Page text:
With a friend like that, Margaret Coward sure didn’t need an enemy. When the Newfoundland woman cheerily posted a photo of her prize-winning Tim Hortons’ cup on Facebook, she got ripped off.
“I couldn’t believe it,” Coward told TC Media of losing out on a $100 Tim Card. Someone among her 900-plus friends’ list copied the Roll Up the Rim prize-winning personal identification number (PIN) visible in her Facebook photo post and claimed the prize online before Coward could.
Coward, who lives in Conception Bay South, was excited about the prize and besides telling some family and friends, she posted the cup photo on Facebook. She did not realize Tim prizes could be claimed online and all someone else needed was the PIN printed on the exposed lip to register online for the prize.
It all happened in the span of a half hour, said Coward.
The last time the self-described “Timmie’s girl” coffee fanatic won a bigger than free-coffee prize — a $50 gift card — was two years ago and she’d filled out a form in a store.
This time around, Coward said when she rolled up the winning rim, she called the store about the form and was told it was easier to redeem online.
But when she signed on the Tim Hortons’ site, she couldn’t get her PIN to work and called the toll-free number. She said a customer service rep tried to help her register the PIN and her email address, but it kept coming back as invalid.
When, during the conversation, Coward said she’d posted a photo on Facebook, the rep said she couldn’t be helped, that the prize was redeemed.
In a subsequent call, Coward said Tim Hortons told her it couldn’t give out the email address of the person who claimed the prize because of privacy reasons.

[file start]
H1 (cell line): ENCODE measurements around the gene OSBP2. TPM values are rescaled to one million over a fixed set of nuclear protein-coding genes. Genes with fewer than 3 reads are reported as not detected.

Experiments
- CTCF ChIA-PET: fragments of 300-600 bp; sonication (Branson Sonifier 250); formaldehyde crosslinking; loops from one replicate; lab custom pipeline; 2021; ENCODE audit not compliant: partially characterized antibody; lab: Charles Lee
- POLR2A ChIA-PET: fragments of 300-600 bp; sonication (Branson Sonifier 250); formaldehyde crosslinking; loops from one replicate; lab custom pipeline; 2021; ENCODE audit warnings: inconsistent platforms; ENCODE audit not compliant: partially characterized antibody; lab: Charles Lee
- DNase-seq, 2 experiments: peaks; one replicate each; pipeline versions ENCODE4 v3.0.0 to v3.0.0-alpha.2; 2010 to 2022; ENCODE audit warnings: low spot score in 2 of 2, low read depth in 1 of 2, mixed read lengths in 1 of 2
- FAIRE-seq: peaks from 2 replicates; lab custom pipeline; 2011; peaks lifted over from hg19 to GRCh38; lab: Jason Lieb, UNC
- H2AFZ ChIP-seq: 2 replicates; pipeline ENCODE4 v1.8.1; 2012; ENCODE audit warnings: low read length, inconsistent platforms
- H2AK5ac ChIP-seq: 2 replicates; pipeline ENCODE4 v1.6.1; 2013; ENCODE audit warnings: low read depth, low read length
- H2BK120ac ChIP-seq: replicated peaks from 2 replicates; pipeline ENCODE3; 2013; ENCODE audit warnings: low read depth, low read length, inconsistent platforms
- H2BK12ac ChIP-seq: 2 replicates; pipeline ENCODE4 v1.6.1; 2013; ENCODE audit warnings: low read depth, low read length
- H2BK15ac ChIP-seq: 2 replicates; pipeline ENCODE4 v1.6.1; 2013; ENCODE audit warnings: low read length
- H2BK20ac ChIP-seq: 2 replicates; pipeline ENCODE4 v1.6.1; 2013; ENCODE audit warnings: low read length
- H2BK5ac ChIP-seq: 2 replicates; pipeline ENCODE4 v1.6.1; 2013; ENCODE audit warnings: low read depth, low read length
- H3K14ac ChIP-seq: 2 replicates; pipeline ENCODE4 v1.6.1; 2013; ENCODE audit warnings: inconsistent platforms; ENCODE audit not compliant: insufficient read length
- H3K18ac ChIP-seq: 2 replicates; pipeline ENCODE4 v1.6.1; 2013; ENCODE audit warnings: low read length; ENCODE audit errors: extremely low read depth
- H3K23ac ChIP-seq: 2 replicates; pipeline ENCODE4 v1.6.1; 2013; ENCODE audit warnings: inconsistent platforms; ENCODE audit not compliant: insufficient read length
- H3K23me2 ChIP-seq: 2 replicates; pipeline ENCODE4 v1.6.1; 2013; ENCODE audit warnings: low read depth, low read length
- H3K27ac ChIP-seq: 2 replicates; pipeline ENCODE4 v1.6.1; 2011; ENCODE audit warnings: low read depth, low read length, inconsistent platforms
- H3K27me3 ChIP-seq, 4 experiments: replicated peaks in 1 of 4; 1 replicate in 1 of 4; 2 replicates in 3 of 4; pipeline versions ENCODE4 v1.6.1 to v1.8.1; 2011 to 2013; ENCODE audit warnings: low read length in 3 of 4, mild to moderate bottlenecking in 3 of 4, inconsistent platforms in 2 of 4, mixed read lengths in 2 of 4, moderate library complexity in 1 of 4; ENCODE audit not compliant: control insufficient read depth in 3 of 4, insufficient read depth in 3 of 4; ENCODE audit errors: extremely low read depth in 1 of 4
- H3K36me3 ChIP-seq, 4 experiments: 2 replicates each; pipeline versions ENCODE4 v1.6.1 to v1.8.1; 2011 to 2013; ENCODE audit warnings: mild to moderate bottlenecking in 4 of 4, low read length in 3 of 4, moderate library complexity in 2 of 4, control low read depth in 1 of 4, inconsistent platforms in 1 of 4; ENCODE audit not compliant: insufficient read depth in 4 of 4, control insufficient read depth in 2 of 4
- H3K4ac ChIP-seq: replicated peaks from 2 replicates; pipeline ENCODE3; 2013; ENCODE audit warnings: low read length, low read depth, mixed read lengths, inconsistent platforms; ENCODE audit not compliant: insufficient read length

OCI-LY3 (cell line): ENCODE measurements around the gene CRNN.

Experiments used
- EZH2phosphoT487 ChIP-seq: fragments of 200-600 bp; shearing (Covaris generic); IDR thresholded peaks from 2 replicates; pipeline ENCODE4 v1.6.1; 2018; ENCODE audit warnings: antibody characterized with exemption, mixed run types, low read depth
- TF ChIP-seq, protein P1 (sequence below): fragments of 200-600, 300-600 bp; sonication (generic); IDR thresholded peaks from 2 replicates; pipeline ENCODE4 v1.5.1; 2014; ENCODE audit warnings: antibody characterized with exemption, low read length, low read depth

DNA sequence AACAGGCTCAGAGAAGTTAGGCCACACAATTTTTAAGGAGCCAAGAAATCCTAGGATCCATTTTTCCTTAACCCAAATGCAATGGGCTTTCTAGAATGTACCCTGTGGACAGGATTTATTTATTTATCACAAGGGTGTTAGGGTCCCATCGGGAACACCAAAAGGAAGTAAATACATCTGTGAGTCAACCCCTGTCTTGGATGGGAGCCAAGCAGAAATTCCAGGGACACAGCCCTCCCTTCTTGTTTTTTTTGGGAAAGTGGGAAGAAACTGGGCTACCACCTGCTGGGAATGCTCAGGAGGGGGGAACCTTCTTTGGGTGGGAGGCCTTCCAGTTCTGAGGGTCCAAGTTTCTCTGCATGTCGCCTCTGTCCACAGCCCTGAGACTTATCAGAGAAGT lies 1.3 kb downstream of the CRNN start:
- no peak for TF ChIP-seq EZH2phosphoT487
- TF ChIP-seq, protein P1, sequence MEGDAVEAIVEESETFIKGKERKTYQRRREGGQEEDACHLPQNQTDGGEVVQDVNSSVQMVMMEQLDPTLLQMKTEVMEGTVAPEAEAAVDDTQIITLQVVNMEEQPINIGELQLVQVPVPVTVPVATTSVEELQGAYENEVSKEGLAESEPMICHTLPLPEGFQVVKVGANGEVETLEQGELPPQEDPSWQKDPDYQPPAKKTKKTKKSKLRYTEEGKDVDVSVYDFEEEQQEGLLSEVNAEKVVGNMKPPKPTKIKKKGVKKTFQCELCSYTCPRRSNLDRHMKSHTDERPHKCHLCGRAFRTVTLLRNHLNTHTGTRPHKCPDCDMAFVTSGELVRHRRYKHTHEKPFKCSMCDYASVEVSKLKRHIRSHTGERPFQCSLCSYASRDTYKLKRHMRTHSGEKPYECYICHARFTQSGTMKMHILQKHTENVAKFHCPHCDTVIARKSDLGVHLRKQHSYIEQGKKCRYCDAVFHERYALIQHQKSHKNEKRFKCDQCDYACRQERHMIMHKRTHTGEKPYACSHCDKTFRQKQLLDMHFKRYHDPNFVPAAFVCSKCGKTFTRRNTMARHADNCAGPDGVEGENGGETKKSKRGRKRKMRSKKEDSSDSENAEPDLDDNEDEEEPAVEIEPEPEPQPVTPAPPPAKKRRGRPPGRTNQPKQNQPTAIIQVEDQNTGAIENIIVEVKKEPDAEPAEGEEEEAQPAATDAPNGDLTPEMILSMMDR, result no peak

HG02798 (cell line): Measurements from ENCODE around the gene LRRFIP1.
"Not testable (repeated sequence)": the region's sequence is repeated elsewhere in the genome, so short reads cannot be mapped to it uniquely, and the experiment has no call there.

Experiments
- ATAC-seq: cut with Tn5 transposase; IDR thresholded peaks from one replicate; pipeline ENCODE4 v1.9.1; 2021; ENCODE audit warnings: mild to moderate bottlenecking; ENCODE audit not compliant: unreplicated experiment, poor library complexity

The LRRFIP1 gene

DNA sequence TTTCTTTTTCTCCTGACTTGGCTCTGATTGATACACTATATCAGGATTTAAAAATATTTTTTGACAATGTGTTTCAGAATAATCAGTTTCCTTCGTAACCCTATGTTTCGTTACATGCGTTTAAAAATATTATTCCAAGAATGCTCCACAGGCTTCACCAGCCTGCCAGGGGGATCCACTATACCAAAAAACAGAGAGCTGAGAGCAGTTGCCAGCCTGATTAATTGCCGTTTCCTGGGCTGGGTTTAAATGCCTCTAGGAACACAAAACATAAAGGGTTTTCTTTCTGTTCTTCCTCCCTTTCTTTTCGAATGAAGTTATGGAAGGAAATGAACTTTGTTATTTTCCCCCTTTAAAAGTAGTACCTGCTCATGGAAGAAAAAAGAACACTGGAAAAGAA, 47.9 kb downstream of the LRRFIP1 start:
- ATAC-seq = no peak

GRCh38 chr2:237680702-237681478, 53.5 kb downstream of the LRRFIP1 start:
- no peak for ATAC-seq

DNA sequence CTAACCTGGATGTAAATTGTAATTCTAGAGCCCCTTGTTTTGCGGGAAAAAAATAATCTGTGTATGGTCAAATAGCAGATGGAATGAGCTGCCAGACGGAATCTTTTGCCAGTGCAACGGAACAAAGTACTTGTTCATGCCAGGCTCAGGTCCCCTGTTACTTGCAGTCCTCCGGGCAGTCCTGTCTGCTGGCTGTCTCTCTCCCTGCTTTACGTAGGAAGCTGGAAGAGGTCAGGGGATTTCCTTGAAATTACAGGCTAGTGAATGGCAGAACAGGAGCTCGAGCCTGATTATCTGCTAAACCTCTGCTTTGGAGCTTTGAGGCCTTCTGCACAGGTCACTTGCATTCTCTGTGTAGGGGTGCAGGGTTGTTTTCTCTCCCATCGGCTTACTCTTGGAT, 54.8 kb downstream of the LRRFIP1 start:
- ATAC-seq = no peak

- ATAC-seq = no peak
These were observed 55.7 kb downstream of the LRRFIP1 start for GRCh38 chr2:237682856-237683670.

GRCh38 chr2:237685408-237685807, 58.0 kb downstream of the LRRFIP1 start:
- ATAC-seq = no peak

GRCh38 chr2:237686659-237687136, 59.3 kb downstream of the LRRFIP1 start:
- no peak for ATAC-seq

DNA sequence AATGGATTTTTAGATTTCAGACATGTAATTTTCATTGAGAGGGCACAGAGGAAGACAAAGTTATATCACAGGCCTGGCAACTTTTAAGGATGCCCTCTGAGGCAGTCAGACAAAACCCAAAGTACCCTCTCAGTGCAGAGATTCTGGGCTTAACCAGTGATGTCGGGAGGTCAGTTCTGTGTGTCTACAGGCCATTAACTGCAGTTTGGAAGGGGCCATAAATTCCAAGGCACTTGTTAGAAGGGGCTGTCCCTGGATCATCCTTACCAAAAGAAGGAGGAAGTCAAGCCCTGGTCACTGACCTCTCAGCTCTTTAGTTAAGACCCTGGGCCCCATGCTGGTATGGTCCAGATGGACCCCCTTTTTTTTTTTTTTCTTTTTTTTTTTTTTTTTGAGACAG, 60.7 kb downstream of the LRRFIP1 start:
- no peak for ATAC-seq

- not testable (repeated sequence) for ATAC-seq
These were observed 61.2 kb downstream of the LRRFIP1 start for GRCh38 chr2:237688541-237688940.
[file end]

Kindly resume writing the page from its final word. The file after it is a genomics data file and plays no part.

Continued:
She noticed her total Facebook friends’ count was down by one after the incident, but has no idea who stole the prize.
Coward also pointed out she has privacy settings set up so her post was not public, just among her approved friends and no one among them had shared it.
Coward said she wants to tell her story to warn anyone else who wins a prize what could happen if they are not careful.
“It’s not about getting the $100 card,” Coward said.
“If I had known this, I would not have posted it.
“They went online and entered in my PIN code and attached it to their email and claimed my $100 Tim card. Needless to say I was upset. I feel stupid for posting the pic. However, I didn’t know, along with alot of my other friends, that you can redeem online. I want others to be made aware of the rules.”
Tim Hortons spokeswoman Hailey DeDominicis said in an email response the restaurant chain introduced the PIN code feature to allow winners the chance to collect their $100 Tim Card prize online, as an alternative to mailing in the winning tab.
“As these are unique PIN codes, we do not encourage our guests to post images of their tabs on social media until they have redeemed their prize,” DeDominicis said.